Hundreds of planes flying commercially today could be vulnerable to having their onboard computers hacked and remotely taken over by someone using the plane’s passenger WiFi network, or even by someone on the ground, according to a new report from the Government Accountability Office.
One of the authors of the report, Gerald Dillingham, told CNN the planes, include the Boeing 787 Dreamliner, the the Airbus A350 and A380 aircraft and have advanced cockpits that are wired into the same WiFi system used by passengers.
“Modern communications technologies, including IP connectivity, are increasingly used in aircraft systems, creating the possibility that unauthorized individuals might access and compromise aircraft avionics systems,” according to the report, which is based on interviews with cybersecurity and aviation experts.
The government investigators who wrote the report say it is theoretically possible for someone with just a laptop to:
— Commandeer the aircraft
— Put a virus into flight-control computers
— Jeopardize the safety of the flight by taking control of computers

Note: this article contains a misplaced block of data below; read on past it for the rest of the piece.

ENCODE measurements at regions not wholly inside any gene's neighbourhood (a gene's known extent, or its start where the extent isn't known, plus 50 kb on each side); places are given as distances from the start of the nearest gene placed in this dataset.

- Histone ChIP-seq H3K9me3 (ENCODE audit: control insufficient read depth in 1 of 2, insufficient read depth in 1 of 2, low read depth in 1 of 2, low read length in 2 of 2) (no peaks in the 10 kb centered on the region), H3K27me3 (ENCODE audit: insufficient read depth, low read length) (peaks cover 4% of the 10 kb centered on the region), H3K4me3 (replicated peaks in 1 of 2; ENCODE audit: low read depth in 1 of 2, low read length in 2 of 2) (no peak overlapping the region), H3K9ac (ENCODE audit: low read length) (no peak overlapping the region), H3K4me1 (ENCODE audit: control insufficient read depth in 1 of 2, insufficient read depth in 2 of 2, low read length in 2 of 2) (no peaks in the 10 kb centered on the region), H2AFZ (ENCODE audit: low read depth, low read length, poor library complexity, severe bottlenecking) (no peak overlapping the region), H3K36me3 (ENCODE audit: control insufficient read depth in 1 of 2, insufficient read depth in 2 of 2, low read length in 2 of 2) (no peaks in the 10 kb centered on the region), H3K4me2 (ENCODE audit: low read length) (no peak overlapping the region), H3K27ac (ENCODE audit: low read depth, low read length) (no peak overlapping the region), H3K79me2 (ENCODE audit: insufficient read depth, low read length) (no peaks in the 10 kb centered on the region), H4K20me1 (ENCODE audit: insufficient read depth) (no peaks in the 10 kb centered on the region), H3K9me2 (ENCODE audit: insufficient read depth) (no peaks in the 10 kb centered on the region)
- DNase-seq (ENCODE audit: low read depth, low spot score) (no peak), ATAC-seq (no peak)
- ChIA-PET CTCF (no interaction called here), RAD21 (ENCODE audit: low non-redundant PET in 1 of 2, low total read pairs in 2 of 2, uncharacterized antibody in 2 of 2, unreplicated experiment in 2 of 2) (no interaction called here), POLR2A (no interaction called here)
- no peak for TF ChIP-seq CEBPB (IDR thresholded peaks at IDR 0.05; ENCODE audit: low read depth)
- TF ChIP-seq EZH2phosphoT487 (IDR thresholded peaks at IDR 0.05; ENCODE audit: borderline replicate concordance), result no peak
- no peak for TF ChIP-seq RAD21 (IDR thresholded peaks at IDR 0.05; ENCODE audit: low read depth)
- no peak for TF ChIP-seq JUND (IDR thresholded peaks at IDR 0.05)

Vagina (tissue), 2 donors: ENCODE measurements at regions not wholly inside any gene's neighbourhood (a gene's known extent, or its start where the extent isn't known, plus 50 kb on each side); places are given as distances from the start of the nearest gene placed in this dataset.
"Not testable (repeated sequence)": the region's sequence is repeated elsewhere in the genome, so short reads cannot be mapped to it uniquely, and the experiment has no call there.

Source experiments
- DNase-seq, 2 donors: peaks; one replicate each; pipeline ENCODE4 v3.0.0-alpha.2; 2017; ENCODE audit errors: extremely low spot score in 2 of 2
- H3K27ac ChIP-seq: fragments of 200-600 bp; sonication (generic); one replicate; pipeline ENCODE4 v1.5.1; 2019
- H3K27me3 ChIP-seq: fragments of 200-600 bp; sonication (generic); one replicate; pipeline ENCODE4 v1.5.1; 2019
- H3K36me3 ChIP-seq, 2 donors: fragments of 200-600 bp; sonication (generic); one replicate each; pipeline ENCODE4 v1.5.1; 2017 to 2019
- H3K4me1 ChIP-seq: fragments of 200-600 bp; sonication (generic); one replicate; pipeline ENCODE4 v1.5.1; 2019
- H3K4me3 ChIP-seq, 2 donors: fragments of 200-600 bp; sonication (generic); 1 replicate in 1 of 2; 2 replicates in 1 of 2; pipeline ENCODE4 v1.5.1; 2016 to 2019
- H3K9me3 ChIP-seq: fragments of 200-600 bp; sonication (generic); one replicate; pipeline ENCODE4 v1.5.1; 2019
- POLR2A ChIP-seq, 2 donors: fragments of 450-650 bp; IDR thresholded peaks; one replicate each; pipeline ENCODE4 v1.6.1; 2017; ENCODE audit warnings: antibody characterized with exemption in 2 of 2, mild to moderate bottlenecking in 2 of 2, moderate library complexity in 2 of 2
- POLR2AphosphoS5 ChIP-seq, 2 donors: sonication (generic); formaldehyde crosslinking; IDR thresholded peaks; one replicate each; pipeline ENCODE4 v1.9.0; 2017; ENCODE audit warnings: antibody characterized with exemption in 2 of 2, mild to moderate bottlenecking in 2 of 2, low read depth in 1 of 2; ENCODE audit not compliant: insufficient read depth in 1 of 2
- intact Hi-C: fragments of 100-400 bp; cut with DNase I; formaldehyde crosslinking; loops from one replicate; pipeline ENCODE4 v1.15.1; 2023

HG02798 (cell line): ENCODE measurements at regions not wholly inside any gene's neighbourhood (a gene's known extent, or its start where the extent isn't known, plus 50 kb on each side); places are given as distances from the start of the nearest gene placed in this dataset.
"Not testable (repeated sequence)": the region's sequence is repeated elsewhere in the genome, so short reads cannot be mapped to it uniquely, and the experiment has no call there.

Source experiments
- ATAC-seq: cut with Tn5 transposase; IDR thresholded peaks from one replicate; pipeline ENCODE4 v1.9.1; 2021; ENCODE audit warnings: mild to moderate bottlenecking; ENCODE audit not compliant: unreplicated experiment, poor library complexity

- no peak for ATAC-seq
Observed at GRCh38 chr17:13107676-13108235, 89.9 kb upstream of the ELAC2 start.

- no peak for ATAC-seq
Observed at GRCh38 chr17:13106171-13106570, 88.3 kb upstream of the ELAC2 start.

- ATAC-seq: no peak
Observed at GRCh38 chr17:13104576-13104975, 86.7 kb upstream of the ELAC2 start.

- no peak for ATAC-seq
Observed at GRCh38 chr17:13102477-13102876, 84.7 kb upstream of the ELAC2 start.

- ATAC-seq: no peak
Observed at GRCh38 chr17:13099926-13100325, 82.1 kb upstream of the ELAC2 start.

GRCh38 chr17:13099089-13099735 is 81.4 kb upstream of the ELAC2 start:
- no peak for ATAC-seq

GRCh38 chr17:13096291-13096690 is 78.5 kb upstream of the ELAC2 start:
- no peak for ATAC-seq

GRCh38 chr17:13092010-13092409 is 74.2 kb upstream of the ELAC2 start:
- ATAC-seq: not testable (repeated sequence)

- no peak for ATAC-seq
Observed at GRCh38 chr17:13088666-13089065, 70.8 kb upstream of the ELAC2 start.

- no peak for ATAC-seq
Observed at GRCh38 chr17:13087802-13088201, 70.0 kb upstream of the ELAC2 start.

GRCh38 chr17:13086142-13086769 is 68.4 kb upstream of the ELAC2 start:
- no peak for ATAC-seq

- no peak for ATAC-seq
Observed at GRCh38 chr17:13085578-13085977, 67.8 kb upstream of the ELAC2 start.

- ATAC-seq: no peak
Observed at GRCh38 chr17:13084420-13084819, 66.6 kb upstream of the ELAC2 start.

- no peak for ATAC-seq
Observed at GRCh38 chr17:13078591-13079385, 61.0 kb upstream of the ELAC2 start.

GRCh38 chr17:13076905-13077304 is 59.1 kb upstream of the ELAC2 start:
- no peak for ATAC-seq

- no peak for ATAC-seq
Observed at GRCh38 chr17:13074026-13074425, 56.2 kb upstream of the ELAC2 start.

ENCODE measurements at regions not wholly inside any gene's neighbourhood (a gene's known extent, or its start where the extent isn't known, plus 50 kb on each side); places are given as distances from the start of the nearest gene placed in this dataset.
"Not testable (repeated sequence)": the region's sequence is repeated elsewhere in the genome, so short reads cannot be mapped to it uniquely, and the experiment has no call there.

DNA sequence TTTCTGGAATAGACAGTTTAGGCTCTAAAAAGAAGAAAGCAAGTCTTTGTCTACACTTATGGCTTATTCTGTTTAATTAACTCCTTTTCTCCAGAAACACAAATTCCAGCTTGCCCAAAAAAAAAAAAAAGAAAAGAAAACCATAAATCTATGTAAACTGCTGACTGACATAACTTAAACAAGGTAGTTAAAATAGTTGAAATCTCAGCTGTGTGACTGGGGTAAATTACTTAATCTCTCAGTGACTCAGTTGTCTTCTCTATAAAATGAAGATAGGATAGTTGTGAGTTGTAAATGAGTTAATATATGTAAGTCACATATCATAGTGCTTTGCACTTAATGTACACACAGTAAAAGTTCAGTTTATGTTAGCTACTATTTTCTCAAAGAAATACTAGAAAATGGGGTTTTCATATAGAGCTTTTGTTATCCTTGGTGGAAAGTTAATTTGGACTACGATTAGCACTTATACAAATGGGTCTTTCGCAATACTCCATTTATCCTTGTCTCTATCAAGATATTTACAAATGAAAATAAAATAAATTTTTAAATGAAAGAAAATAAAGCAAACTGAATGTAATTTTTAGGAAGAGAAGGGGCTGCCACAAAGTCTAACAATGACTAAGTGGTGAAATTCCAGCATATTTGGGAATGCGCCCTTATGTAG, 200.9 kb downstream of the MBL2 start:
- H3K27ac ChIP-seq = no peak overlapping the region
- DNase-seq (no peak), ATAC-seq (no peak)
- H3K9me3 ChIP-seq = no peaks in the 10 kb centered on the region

— Take over the warning systems or even navigation systems
The report explains as the air traffic control system is upgraded to use Internet-based technology on both the ground and in planes, avionics could be compromised . Older planes systems aren’t highly Internet-based so the risk for aircraft 20 years and older is less.
The GAO report does not draw a roadmap on how this could be done, but it does say someone would have to bypass the firewall that separates the WiFi from the rest of the plane’s electronics.
GAO Investigators say they spoke with four cybersecurity experts about the firewall vulnerabilities, “and all four said that because firewalls are software components, they could be hacked like any other software and circumvented. ”
Commercial pilot John Barton told CNN, “We’ve had hackers get into the Pentagon. So getting into an airplane computer system I would think is probably quite easy at this point.”